I started an important project a year ago that’s going to help so many of you—I can’t freakin’ wait to finish and release it. I’m so close. Did I want it done by January 2016? Yep. Will it be complete in the spring/summer? More likely. It’s going to be a game-changer though. Worth the wait.
Be sure to sign up for the newsletter so you don’t miss the big announcement.
Here’s a gorgeous hint…
There’s also another project I can’t wait to share with you, but more on that later…
Here I am, patting an empty chair next to me, urging you to come sit your butt down. Let me make you some chicory root latte…
and cut you a slice of this delicious gluten-free Spiced Apple Skillet Cake.
Tell me all about a project you’re working on, and how you work through the times where you feel like “it’s just not enough.” I’d love to hear from you.
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Spiced Apple Skillet Cake Recipe:
Great with Chicory Root Latte
1 cup almond flour*
1 cup sorghum flour
¼ cup arrowroot starch/flour
1 teaspoon baking soda
1 teaspoon baking powder
½ teaspoon sea salt
1½ teaspoons cinnamon, ground
½ teaspoon nutmeg, ground
¼ teaspoon cardamom, ground
¼ teaspoon cloves, ground
1½ teaspoons orange zest
1 cup Sucanat (or any dry, natural sweetener you like)
*Blanched almond flour is recommended, you can use almond “meal,” but note that texture will be more dense and color more dark.
½ cup hot water
2 tablespoons whole chia seeds
1 tablespoon apple cider vinegar
1 cup applesauce
3 tablespoons unrefined, virgin coconut oil
1½ teaspoons vanilla extract
2 medium apples (peeled and diced or peeled, quartered then sliced)
*Any kind of apple you like for baking. I’m using Granny Smith for a smidge of sour and I like a less-sweet cake, but red and yellow apples are definitely worth a try—YU can’t go wrong.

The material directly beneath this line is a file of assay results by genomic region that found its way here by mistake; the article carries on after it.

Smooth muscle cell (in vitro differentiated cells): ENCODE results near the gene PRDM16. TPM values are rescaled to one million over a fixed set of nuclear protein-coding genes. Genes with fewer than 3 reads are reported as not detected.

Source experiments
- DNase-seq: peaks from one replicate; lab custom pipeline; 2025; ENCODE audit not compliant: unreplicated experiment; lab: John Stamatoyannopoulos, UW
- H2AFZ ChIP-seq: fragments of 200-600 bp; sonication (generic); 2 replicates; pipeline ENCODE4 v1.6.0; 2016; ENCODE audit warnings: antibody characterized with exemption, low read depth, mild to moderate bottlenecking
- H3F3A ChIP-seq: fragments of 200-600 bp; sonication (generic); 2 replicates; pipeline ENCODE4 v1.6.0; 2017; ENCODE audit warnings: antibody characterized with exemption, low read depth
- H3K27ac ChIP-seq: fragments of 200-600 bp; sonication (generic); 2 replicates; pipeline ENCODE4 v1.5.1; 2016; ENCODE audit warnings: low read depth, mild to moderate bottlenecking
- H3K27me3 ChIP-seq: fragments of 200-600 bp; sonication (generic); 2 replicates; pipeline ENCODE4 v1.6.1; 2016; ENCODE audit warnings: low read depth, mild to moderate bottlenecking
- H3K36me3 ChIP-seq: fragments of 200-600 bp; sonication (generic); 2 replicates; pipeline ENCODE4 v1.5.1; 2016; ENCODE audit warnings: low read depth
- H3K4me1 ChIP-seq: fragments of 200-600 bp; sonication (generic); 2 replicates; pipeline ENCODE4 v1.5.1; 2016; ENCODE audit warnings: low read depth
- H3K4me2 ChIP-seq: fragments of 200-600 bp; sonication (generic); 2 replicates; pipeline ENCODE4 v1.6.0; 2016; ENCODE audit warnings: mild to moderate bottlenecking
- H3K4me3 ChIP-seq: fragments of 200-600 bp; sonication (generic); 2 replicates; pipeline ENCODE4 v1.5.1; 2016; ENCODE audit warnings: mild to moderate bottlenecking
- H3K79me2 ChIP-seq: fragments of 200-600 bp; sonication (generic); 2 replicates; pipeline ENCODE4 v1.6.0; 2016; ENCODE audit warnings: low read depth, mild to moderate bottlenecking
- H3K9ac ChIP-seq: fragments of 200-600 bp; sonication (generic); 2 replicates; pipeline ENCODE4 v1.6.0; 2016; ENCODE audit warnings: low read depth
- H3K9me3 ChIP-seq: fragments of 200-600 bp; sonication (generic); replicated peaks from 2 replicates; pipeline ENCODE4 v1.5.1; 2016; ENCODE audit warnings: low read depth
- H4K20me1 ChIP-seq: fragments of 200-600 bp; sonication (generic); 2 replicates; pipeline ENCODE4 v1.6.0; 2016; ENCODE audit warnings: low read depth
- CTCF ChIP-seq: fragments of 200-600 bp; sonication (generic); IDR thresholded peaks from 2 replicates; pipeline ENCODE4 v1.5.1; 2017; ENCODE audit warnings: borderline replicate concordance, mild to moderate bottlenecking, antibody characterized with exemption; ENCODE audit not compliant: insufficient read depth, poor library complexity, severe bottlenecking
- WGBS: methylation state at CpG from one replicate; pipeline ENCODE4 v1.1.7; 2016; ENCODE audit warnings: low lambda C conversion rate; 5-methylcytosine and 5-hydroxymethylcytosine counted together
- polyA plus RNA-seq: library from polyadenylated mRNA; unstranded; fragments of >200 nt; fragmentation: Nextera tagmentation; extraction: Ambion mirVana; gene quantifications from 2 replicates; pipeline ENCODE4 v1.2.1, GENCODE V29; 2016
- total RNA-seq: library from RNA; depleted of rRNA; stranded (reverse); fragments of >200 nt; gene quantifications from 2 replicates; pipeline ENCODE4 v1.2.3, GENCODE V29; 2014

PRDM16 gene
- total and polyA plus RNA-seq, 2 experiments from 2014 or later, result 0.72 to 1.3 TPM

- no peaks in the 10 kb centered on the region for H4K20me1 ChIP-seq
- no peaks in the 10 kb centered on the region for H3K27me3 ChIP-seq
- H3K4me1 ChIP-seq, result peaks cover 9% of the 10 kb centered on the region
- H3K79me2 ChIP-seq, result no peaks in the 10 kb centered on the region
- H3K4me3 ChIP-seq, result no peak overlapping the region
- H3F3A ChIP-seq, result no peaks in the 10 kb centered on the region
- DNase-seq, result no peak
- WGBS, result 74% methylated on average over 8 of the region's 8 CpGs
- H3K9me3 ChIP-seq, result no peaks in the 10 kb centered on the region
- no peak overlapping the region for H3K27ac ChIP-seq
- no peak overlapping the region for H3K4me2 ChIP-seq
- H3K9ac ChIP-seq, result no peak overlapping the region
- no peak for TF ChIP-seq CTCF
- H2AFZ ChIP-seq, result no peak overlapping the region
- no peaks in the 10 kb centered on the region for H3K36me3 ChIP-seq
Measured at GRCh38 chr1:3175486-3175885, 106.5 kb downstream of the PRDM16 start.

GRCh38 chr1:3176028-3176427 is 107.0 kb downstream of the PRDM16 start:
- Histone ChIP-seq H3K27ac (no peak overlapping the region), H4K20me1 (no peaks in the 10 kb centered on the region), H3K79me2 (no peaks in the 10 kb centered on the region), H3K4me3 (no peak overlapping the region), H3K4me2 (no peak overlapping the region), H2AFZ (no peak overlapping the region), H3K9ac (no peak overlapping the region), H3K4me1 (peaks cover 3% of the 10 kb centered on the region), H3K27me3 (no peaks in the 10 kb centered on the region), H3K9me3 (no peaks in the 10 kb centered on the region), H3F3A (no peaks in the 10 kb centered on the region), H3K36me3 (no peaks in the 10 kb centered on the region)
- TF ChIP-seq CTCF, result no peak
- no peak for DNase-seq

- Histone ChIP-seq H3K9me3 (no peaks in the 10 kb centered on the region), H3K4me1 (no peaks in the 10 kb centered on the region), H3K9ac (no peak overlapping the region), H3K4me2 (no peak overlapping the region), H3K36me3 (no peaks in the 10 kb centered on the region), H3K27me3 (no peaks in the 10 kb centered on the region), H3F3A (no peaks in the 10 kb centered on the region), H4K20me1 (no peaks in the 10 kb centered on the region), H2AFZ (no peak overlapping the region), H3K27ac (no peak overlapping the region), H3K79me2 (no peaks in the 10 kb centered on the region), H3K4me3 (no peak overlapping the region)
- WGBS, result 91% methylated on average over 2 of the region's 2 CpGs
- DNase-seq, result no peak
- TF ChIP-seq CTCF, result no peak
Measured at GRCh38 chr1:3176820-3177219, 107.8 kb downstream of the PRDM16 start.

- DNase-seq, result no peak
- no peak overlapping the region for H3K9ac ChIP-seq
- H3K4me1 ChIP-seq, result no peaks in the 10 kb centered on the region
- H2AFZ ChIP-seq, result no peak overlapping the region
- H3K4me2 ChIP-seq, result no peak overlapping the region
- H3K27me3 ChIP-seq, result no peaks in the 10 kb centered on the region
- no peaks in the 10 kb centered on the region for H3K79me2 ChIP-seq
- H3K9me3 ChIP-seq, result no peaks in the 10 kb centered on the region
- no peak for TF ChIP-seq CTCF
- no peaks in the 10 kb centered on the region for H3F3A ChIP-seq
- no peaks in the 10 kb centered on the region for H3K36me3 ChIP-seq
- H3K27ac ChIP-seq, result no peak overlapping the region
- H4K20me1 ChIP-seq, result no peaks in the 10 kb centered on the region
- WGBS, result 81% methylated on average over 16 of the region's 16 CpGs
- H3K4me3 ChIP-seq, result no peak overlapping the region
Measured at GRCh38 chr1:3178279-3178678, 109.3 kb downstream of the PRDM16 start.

Let’s get started.
1. Preheat oven to 350°F for all baking vessels except a loaf pan, which will need to be preheated to 375°F, and prepare your baking vessel of choice:
For aluminum baking pans and muffin tins, line with parchment paper or muffin liners (psst: visit the QuickLinks to learn how to make your own).
For all other baking dishes, grease with unrefined, virgin coconut oil, grapeseed or avocado oil.
2. Place all the wet ingredients in the blender and let them sit with other ingredients for 5 minutes so chia can “plumpen.” You can also whisk together ingredients—you may have to warm coconut oil on the stove if it’s solid.
3. In a large bowl, whisk, or sift together the dry ingredients. If sifting, sometimes, larger bits of sweetener or flour won’t make it through the sieve—just use your fingers to work through what you can, and dump the rest into the mixing bowl.
4. Blend all wet ingredients until smooth, and then fold blended, or whisked, wet ingredients into the dry ingredients. Batter should be on the thicker side, but fluffy.
5. Fill your baking vessel and arrange apples in the batter…
… press them down and bake for 40 minutes.
6. Allow to cool in the pan. Enjoy.
So, what do you think of this recipe? And tell me about something you’re working on, and how you work through the times where you feel like “it’s just not enough.” Share some tips… I’d love to hear from YU.